C.R. Nichol and R.L Whiteside, in their Sound Doctrine workbooks, said of prayer, Perhaps no one can be entirely free from his environments; but to keep this prayerless spirit of the present age from overwhelming us, let us diligently read the Bible, and thus associate with God and Christ and the praying men of God and pray. Prayer is the very breath of the Christian (Vol. 2, pg. 68).
Prayer is the very breath of the Christian. This is a sentiment, which if embraced by Christians, will lead to the type of spiritual maturity and mindset needed to combat the evil of our day.
Though prayer can be an intensely private experience, it is right and proper for Christians to pray in the public assembly as well. In such circumstances, one is called upon to lead in prayer, and has the responsibility to do so in an edifying manner. Paul instructed the saints in Corinth, in 1 Corinthians 14, to pray in worship with spirit and understanding (vs. 15). Though the immediate context has reference to the confusion which would be present if a prayer was offered in an unknown tongue without benefit of interpretation (vs. 14), nevertheless the principle remains relevant to this day. Paul wrote, Otherwise, if you bless with the spirit, how will he who occupies the place of the uninformed say Amen at your giving of thanks, since he does not understand what you say? (vs. 16).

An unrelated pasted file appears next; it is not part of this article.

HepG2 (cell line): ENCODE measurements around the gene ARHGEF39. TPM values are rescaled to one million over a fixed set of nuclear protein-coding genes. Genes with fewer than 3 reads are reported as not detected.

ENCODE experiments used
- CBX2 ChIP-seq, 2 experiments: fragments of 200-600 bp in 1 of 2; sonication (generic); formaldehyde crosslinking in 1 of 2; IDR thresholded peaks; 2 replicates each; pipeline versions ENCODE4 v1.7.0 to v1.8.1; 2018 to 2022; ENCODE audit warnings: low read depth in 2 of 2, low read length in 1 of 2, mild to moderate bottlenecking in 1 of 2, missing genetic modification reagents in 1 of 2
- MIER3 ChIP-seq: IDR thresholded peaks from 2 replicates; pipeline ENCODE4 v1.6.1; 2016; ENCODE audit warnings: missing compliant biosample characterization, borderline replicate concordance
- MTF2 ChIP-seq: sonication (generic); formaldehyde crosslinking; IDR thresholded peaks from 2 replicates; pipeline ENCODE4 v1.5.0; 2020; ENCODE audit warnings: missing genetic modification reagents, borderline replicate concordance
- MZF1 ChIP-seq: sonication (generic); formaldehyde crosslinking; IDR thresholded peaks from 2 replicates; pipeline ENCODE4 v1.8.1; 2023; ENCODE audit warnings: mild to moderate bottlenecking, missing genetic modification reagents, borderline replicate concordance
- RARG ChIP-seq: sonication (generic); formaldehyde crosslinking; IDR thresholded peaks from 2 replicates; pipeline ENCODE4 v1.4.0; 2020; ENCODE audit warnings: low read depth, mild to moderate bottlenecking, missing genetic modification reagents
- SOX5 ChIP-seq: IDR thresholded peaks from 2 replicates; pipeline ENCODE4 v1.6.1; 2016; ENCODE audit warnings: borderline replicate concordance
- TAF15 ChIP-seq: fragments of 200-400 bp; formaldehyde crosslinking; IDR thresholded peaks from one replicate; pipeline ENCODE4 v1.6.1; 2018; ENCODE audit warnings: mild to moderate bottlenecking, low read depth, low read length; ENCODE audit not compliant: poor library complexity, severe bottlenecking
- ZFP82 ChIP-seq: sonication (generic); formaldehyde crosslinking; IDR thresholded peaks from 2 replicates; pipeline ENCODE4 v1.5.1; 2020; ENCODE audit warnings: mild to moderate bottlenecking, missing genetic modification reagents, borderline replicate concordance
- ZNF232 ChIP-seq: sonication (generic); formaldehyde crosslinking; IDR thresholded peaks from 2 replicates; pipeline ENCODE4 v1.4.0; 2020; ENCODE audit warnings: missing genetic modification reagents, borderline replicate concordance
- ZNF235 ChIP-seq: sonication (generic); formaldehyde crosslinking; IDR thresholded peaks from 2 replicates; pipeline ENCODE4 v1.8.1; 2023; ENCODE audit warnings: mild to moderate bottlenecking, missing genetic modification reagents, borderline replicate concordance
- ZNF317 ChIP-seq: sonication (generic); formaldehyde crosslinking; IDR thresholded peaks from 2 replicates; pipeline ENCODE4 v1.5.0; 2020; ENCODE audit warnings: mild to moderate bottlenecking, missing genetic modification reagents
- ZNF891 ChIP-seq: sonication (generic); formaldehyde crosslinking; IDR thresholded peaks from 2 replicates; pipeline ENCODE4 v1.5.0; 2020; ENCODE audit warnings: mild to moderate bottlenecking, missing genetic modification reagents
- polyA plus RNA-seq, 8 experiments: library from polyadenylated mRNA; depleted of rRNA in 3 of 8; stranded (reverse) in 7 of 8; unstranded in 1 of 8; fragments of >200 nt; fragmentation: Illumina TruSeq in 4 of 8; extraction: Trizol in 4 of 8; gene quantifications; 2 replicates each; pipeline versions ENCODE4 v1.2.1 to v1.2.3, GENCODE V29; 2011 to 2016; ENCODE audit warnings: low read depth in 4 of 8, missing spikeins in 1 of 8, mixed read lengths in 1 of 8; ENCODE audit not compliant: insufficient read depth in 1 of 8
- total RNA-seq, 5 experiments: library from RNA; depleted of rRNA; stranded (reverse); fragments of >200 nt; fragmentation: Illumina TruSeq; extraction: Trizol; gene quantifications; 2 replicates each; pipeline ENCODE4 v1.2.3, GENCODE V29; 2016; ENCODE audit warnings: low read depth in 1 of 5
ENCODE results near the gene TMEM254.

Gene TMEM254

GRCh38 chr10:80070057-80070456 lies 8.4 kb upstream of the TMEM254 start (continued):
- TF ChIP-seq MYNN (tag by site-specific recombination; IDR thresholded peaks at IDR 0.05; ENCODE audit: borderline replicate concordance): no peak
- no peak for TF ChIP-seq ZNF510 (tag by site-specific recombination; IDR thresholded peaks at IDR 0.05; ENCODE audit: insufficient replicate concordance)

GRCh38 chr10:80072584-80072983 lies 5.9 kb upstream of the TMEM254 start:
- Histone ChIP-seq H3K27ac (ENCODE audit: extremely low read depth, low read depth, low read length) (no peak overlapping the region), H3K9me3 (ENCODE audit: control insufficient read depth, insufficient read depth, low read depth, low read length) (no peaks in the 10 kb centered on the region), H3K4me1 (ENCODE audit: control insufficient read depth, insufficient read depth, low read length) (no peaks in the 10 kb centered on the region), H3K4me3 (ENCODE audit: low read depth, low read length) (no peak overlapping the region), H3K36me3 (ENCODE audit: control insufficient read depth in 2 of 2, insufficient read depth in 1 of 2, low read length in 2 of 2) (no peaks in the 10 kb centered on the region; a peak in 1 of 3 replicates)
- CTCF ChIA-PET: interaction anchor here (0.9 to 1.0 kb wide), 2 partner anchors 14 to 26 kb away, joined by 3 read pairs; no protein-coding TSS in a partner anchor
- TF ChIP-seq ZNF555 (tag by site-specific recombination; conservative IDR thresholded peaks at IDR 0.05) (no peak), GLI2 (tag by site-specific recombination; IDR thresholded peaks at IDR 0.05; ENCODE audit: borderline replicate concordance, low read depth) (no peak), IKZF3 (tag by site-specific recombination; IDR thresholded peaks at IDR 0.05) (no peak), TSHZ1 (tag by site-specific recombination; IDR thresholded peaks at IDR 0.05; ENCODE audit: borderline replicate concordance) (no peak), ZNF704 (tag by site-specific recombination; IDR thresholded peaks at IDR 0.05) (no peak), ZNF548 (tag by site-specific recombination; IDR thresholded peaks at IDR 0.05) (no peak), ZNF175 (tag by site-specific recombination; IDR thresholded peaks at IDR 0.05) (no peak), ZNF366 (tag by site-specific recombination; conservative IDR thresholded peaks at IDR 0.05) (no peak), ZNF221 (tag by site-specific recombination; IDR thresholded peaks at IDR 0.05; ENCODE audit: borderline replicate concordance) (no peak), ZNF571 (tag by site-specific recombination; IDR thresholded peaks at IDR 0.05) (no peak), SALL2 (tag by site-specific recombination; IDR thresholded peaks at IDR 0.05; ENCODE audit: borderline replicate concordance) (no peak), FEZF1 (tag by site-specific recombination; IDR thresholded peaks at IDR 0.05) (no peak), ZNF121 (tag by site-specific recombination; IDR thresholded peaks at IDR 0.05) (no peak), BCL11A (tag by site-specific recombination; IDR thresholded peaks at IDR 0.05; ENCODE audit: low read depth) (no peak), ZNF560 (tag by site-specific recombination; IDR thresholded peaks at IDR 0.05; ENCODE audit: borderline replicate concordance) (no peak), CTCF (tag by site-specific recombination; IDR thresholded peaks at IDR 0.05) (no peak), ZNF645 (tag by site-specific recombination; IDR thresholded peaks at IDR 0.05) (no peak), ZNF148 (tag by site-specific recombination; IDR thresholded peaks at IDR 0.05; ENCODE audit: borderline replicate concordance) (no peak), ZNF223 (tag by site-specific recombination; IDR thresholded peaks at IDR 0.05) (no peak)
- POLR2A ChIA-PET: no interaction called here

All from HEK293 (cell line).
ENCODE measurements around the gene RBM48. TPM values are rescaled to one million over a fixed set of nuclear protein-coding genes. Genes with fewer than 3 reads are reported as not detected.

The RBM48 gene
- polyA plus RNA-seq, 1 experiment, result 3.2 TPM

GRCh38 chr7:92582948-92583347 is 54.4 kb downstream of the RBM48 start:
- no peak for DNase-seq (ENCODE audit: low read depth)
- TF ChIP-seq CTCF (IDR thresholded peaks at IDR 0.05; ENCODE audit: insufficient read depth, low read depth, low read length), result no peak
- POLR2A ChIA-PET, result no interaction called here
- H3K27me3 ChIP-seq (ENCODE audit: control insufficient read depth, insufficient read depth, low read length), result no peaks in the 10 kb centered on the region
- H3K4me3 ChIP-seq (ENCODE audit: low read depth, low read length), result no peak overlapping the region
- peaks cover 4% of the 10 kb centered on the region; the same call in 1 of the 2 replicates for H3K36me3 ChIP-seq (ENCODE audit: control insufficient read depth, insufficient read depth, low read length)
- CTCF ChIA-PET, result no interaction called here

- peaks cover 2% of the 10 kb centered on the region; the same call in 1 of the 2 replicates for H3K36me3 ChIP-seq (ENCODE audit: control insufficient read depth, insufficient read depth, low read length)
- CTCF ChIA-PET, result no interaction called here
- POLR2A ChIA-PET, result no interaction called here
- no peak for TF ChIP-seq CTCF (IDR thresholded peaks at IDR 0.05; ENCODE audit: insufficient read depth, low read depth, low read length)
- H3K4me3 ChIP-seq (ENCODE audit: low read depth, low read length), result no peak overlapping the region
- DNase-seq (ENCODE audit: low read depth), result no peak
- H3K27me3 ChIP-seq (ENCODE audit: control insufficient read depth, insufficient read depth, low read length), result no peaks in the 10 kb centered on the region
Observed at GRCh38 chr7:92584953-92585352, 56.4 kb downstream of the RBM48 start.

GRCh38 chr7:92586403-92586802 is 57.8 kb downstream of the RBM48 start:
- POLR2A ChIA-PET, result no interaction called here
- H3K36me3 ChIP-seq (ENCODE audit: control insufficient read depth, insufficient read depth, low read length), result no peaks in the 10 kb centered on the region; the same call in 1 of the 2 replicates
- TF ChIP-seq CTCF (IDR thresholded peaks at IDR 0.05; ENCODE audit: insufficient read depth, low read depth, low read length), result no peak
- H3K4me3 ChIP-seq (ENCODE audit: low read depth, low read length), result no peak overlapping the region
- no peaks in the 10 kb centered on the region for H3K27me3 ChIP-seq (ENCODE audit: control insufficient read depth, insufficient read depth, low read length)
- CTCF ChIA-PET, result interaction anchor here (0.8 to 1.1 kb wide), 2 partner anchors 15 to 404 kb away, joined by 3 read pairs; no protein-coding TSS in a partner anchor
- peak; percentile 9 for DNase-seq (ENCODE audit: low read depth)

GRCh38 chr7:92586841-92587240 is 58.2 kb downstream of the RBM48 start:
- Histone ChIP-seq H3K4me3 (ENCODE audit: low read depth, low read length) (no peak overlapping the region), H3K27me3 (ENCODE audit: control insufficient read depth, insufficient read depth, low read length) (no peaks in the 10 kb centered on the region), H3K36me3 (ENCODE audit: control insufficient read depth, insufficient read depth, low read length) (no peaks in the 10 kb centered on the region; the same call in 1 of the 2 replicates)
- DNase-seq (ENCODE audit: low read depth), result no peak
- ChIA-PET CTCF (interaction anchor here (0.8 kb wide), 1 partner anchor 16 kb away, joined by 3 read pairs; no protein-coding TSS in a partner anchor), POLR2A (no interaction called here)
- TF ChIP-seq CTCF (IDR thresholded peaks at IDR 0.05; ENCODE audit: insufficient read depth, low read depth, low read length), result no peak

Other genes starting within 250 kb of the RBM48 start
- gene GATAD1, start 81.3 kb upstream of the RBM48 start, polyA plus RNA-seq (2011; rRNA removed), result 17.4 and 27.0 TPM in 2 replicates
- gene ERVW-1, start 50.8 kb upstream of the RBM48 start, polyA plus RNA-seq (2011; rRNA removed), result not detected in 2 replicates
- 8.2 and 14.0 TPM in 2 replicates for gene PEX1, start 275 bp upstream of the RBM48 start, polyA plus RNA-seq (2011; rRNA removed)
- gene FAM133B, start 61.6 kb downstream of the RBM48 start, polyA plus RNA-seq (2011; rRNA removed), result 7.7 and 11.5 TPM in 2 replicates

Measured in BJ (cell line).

When offering up prayer to God in worship, the leader should be careful to use language that all can understand, and to speak loud enough for the entire church to hear him. If a man is unwilling or incapable of this, he should not be put into this position of leadership in public worship. Remember, the purpose of public prayer is twofold. First, to make known to God the sentiments, needs and requests of those gathered; and second, to edify fellow worshippers.
Concerning public prayer:
These few examples show that prayer was a central part of the first century Christians worship to God, and show us that it should be integral to our worship as well.
Prayer is our means of communicating to God our praise, needs, penitence, and supplications on our own behalf and on behalf of others. Our Lord taught in parable, that men ought always to pray, and not lose heart (Luke 18:1).
Prayer, offered confidently by a saint, can accomplish wonders. Confess your trespasses to one another, and pray for one another, that you may be healed. The effective, fervent prayer of a righteous man avails much (James 5:16). As we engage in worship to the Almighty God in heaven, may we all pray without ceasing (1 Thessalonians 5:16), petitioning God in faith.